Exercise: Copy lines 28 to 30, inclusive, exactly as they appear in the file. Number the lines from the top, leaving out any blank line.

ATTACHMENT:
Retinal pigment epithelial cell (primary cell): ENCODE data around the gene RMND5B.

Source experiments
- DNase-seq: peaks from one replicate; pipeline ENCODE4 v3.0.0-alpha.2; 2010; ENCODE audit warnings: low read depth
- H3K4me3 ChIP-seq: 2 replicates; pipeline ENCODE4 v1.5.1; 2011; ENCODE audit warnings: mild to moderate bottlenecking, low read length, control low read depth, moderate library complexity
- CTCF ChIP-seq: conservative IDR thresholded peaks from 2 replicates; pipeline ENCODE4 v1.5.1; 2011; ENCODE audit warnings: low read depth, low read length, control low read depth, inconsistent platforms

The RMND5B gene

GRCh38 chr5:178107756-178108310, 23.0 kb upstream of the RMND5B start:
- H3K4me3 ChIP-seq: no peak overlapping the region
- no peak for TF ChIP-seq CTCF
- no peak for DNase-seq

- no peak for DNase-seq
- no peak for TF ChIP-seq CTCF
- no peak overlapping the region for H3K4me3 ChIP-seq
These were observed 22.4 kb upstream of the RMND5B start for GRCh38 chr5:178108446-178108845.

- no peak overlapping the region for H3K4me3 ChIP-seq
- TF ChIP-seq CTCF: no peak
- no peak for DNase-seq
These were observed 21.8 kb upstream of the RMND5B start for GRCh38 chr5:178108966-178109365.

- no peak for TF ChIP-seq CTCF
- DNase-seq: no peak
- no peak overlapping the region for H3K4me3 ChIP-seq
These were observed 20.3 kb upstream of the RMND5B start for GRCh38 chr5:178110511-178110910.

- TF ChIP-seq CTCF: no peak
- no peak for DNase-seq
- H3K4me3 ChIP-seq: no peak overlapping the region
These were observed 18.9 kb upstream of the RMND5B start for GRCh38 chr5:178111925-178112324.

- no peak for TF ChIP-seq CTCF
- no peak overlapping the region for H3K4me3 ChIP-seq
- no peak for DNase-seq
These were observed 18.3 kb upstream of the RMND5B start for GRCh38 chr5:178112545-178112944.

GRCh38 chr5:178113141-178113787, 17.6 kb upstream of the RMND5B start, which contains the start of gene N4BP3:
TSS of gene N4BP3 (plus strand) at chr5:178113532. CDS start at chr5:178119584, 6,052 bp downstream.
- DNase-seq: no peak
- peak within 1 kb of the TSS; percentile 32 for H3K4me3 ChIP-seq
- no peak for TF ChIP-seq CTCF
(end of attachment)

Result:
- no peak overlapping the region for H3K4me3 ChIP-seq
- no peak for DNase-seq
These were observed 18.3 kb upstream of the RMND5B start for GRCh38 chr5:178112545-178112944.